The recent Court of Appeal decision in South Essex Partnership University NHS Foundation Trust v. Laindon Holdings Ltd  EWCA Civ 377 is a useful reminder that landlords should consider the interplay between the classification of an item as a landlord's fixture and the restrictions placed on alterations in a lease.
The case concerned floor tiles which had been installed in 2002 as part of the tenant's (the Trust) fitting-out works. Those works were undertaken by the landlord's (Laindon) contractors but at the tenant's expense. Shortly before the tenant terminated its lease in early 2011 it recarpeted the premises with strip carpeting rather than carpet tiles.
Under the terms of the relevant lease the tenant was permitted to "make any internal non-structural alterations to the Building without the consent of the Landlord" (the Alterations Clause). The landlord argued that the carpet tiles were landlord's fixtures and therefore did not form part of the building for the purposes of the Alterations Clause. Consequently the tenant had no right to alter the carpeting and the landlord had a dilapidations claim in respect of the same.
The following were among the issues considered by the Court of Appeal:
- Were the carpet tiles landlord's fixtures?
- Was the tenant permitted to alter the carpeting pursuant to the Alterations Clause in the lease?
The classification of the carpet tiles
The tenant had argued the carpet tiles were tenant fixtures as their installation had been paid for as part of the tenant's fitting-out works. The court disagreed. Lord Justice Briggs noted that "the largest part of the Tenant's Fitting Out Works consisted of the installation of lifts which, on any view, were to become part of the fabric of the Building, rather than a fixture". As such the fact that the tenant had paid for the fitting-out works "is of no weight in deciding to whom the carpets belonged". The carpet tiles were instead deemed to be part of the landlord's fixtures and fittings.
Whilst Lord Justice Briggs did not feel anything turned in this case on the distinction between landlord's fixtures or landlord's fittings, he commented that, had he been pressed, he would have classified the carpet tiles as landlord's fixtures as they had been glued to the floor.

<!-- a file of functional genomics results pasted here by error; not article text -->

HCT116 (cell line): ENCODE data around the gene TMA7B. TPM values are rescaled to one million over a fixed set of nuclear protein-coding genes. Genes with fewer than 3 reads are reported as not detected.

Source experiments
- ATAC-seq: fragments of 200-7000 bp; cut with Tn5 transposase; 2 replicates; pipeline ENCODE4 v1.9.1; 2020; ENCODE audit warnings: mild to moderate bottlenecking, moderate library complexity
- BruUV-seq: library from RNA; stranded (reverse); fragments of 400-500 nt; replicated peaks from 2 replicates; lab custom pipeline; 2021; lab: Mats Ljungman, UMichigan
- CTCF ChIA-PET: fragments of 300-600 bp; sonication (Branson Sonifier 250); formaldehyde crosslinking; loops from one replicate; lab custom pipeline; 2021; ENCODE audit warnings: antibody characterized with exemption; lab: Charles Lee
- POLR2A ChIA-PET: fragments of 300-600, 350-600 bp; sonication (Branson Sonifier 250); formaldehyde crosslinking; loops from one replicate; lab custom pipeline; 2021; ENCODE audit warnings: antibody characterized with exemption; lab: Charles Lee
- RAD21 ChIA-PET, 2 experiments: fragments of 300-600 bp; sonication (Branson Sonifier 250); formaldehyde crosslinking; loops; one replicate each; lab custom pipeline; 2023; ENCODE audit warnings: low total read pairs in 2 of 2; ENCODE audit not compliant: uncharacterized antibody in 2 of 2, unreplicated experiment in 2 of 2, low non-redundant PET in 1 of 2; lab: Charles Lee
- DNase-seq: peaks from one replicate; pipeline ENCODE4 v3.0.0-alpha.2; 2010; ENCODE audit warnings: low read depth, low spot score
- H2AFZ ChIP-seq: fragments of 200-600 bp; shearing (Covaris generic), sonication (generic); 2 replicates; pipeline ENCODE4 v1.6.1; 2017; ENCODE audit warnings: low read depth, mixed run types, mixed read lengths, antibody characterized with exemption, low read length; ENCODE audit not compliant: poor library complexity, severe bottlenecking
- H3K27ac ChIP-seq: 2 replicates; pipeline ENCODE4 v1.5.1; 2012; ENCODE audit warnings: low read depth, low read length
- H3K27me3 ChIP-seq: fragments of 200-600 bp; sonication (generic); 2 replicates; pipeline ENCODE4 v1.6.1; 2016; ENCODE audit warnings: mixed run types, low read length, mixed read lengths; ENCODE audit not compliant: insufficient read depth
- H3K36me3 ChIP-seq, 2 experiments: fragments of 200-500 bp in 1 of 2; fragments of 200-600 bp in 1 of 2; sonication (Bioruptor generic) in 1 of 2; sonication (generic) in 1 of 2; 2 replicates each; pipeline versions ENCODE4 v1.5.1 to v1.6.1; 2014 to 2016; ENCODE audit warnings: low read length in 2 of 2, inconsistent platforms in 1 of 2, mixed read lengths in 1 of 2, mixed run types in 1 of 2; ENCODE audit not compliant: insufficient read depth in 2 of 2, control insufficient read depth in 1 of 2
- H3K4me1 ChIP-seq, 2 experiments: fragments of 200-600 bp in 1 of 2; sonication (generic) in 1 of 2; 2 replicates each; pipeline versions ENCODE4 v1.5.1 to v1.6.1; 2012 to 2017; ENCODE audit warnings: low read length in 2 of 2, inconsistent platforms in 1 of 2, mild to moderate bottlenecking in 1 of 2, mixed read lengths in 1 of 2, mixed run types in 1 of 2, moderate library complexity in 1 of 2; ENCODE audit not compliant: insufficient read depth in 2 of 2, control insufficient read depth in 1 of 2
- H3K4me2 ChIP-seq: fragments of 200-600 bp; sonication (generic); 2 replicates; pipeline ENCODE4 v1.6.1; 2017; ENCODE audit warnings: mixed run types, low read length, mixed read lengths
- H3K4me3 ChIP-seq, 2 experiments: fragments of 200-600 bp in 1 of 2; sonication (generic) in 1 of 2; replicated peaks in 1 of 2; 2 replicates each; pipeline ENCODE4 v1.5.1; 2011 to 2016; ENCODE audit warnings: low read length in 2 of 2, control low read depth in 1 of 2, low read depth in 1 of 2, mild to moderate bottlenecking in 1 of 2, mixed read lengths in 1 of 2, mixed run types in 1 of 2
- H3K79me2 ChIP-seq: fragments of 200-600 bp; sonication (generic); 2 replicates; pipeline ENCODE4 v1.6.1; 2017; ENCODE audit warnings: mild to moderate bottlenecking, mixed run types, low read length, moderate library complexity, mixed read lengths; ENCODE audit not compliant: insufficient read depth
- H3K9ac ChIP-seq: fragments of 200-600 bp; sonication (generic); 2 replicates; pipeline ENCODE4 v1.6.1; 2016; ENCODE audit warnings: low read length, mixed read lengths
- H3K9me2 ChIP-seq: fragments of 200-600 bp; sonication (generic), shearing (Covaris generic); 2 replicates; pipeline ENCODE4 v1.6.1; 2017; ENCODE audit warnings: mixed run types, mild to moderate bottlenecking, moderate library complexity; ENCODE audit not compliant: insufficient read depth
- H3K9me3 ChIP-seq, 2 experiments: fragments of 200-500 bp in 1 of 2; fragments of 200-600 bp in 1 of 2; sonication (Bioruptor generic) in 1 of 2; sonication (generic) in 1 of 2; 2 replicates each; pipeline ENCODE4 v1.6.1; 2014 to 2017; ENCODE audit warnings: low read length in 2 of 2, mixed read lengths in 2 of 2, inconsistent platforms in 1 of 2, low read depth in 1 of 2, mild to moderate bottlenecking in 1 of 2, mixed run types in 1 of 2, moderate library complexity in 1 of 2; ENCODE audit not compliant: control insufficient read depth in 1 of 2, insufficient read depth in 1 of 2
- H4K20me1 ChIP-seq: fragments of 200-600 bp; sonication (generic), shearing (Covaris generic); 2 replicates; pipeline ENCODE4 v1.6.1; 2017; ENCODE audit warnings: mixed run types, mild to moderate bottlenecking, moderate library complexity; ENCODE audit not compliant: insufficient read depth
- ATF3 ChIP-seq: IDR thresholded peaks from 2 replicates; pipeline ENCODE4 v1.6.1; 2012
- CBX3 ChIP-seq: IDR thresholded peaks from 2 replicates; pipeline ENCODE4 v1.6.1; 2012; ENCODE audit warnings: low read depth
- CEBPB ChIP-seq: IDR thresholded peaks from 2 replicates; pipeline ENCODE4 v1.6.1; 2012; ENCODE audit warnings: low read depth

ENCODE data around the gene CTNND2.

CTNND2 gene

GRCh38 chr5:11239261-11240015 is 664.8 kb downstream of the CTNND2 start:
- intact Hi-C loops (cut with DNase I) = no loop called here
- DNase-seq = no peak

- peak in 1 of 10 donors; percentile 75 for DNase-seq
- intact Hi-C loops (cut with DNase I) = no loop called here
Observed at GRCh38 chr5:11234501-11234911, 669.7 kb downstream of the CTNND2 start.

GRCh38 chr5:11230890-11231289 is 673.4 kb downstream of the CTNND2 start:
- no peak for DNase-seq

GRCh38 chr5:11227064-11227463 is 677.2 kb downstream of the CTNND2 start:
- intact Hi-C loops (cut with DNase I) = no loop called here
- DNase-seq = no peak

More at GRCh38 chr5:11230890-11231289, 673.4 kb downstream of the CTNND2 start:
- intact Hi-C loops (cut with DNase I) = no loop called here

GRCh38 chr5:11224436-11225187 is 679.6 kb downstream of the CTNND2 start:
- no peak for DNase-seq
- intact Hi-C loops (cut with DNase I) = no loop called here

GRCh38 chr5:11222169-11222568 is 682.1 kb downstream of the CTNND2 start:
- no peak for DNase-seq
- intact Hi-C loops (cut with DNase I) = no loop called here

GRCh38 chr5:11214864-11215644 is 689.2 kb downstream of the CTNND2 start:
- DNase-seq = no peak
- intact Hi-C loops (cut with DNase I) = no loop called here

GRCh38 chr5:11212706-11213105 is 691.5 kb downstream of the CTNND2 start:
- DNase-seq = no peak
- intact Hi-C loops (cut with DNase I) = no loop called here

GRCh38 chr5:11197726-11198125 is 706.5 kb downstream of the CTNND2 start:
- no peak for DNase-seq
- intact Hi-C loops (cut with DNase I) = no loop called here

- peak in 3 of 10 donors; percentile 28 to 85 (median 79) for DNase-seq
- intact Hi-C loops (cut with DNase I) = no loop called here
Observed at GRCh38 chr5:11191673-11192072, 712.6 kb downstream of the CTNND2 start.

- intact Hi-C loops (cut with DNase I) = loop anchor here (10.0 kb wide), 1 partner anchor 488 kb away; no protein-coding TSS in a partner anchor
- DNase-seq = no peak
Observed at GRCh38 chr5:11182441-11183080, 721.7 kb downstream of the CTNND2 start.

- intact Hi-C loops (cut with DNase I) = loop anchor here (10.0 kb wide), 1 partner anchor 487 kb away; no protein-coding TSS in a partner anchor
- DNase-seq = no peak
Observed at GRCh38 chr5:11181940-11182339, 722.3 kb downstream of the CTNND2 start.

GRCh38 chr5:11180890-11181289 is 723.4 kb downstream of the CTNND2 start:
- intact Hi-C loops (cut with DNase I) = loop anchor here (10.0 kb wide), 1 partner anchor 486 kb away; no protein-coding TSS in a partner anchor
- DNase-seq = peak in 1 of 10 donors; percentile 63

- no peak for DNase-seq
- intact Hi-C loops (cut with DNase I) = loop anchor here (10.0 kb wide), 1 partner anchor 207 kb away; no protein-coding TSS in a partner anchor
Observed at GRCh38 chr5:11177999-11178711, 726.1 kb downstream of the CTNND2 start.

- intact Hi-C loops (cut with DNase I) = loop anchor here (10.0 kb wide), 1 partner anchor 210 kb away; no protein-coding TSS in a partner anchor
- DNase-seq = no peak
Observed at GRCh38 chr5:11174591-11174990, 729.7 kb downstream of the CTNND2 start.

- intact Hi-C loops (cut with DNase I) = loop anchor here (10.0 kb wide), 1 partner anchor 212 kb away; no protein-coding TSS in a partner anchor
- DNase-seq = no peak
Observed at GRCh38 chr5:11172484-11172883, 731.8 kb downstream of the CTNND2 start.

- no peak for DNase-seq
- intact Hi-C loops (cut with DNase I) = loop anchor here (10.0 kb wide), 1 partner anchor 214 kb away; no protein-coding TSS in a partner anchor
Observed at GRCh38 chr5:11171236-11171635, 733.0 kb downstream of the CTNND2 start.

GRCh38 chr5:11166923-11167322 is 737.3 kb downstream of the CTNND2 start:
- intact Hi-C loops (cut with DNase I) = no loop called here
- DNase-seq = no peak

Was the tenant permitted to alter the carpeting under the terms of the lease?
The Court of Appeal decided that the tenant had been permitted to replace the carpeting pursuant to the terms of the Alterations Clause. That clause contained an unqualified right to make internal non-structural alterations to the building and, in the words of Lord Justice Briggs, "the only sensible interpretation …. was that it provided a right to the tenant to make alterations affecting any of the landlord's property within, or forming part of the Building, save for the structure and exterior".
One point that arose in respect of the landlord's wider dilapidations claim was whether or not it was entitled to claim damages for void periods i.e. a period of delay after payment of any compensation but before the dilapidations works are undertaken. Void periods are common as, from a cash flow perspective, landlords may prefer to delay the works pending securing a new tenant. The court held that "once put in funds by payment of damages, further delay by the landlord in carrying out the repairs, including those necessary to remedy the tenant's breach, ought not to be visited as a further recoverable loss upon the tenant".
Landlords should consider the full implications of granting tenants the right to make certain categories of alterations without consent and, in particular, what can and cannot be altered in any particular case. Where a lease permits a tenant to undertake internal non-structural alterations without consent that could include alterations to landlord's fixtures and fittings. As such, if a landlord has a particular preference for, say, carpet tiles over strip carpeting, it should ensure that the letting document contains suitable restrictions.
From a tenant's point of view the decision on void periods will no doubt be welcomed. In addition the judgment is a reminder for tenants to consider the detailed terms of their letting documents when faced with a dilapidations claim.